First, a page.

Date & Time: Friday 28th Sept 2007.
Location : Mewslade Bay on Gower ( SS 420 870 )
Places visited : Swansea, Pitton Farm parking, to Mewslade and back.
Walk details : 2 mls, 450 ft of ascent, a 2 hour ramble.Highest point : It was downhill all the way from the car park.
Walked with : Ann and the dogs, Harry and Bethan.
Weather : Beautifully sunny with the occasional cloudy shadow.
Day 1. Mewslade Gower / Mewslade Gwyr
We've booked time away from the Lakes to return to South Wales, to visit our son who stayed on in Swansea when we journeyed north five years ago, to catch up with ex-neighbours, and to re-visit Gower and Pembrokeshire for a little coastal walking.
We're staying with Sandra and Jackie in their house overlooking the bay.
We're actually only staying with Sandra as it happens, as the morning after we arrive, Jackie had to go north to, of all places the Lake District,
for a conference weekend in Chapel Stile.
Swansea is undergoing a period of change and re-development.
As the old dockland and town slowly lose their traditional industrial and commercial heritage, so new developments are underway to re-vitalise the town.
Down here on the river, a new footbridge links the west and east sides of the River Tawe.
The new "SA1" development of housing overlooking the old Kings Dock Basin.
On the west side, the original Marina area is now looking well established and the river is full of boats of all types.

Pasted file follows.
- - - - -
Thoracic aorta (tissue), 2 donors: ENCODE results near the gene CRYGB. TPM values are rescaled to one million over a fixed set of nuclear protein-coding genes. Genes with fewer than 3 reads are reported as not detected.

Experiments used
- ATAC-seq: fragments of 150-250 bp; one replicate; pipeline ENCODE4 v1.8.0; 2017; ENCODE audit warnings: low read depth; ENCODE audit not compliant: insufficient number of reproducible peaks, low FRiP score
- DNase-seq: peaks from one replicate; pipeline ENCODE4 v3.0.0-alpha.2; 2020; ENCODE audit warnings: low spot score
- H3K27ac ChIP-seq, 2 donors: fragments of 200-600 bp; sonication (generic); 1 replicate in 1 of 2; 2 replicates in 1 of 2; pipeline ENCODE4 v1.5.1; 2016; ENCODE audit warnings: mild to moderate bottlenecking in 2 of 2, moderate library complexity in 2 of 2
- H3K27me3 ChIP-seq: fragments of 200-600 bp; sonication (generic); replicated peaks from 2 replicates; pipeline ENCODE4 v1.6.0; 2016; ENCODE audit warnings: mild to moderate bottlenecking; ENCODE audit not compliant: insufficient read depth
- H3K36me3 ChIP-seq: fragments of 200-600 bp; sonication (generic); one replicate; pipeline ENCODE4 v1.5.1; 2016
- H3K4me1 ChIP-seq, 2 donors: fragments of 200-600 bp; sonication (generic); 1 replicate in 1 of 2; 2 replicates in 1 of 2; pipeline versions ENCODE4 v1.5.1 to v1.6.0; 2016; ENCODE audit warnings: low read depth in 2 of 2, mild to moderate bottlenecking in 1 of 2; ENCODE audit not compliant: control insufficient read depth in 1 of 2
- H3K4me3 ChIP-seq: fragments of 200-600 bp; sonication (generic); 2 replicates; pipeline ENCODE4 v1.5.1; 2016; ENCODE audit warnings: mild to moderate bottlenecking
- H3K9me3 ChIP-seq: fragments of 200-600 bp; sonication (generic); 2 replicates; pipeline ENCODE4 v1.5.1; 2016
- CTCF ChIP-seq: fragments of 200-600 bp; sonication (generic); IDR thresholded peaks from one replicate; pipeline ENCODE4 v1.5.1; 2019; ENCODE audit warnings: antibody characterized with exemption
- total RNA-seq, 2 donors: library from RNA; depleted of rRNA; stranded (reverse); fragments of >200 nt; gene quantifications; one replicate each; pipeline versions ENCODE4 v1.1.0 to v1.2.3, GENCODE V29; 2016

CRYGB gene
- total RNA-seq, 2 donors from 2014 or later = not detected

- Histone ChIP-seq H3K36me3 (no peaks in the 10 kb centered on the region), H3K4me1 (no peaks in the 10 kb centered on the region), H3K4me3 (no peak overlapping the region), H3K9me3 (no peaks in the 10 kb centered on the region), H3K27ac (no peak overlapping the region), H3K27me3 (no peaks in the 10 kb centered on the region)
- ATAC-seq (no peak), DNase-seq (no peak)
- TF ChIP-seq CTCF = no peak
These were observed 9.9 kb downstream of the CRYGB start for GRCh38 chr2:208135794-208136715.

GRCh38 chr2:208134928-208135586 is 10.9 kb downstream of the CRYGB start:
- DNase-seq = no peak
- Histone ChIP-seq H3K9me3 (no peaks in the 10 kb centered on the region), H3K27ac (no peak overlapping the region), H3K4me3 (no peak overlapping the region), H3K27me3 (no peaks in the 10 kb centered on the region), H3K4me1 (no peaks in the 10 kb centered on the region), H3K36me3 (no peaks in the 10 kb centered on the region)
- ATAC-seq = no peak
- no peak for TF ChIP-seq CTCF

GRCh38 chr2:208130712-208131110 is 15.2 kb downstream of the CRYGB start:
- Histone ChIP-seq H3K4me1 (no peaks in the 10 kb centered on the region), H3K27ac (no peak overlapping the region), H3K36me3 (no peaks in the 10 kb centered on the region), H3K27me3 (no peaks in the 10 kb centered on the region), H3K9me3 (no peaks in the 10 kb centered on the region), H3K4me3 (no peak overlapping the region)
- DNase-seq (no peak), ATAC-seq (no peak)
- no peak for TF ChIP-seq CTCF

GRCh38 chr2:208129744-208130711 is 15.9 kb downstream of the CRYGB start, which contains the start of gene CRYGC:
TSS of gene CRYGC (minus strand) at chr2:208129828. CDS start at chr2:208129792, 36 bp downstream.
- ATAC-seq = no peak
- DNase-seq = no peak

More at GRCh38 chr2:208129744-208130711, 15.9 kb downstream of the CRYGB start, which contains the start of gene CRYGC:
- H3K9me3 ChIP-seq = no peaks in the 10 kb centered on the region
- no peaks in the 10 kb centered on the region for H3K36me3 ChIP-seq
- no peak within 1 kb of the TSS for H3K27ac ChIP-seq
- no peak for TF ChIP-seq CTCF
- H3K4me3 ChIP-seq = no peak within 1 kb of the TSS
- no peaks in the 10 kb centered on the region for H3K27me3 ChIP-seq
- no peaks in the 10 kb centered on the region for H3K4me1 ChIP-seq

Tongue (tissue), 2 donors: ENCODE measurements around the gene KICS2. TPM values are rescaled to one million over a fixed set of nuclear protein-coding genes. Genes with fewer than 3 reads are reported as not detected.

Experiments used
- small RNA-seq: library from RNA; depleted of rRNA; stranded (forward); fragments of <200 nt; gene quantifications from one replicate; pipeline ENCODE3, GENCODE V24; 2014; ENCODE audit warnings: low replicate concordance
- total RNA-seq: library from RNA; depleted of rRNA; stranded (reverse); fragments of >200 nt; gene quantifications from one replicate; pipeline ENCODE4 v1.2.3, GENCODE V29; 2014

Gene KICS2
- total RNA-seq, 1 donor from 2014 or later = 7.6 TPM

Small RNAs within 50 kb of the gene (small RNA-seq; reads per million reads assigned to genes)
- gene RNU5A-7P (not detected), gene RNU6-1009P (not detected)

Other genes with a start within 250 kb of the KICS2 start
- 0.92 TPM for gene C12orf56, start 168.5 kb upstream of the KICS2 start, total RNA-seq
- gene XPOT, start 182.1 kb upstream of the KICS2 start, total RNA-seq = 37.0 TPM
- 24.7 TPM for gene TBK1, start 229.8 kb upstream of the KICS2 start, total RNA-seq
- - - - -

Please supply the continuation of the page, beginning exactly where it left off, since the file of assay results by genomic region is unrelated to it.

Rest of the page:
The Norwegian Church traditionally stood at the entrance to the docks and was the focal point for the "Mission to Seamen" in the past.
Due to road widening, it has been re-built, brick by brick, in a more central area of the dock.
For a wider view on Swansea try out Alex Thomas's Swanseacam
With the prospect of good weather, we head for Gower in order to walk to one of our favourite beaches - Mewslade.
A three quarter's of a mile walk took us down the valley and on to the beach, passing though serious limestone country.
At low tide the beach expands extensively as there is a huge tidal difference here in the Bristol Channel.
At high Spring tides there can be a vertical difference of over forty feet (thirteen metres) between low and high water marks and so all this beach is hidden twice a day by the incoming tide.
Gower was the first ever "UK Area of Outstanding Natural Beauty" and came close to winning the recent "Best View in Britain" competition on television.
The limestone here forms a flat peninsular at around 200 ft (75m) and gives rise to these magnificent cliffs.
Crossing the beach - definitely time to remove footwear and feel the sand.
Ann looks at the cliff scenery which is temporarily in shadow.
The sun returns as we make our way back.
The eagle eyed amongst you may have noticed an extra four legs on some of the photos - we're dog walking Sandra and Jackie's Jack Russell Terrier today.
As they said in the movies . . . " When Harry met Sally "
Back now to the top of the beach on the way back to the car.
The sea has carved wonderful shapes and caves in the rock and, as befits limestone country, one forms the outlet for a small stream at the end of the dry valley.
Just think, in six hours, all this beach will be ten feet underwater.
- - - o o o - - -
Technical note: Pictures taken with a Canon G7 Digital camera.
Resized in Photoshop, and built up on a Dreamweaver web builder.
This site best viewed with . . . an accurate tide table.
A previous time here - 13th to 21st May 2005 A visit to Swansea and Pembrokeshire.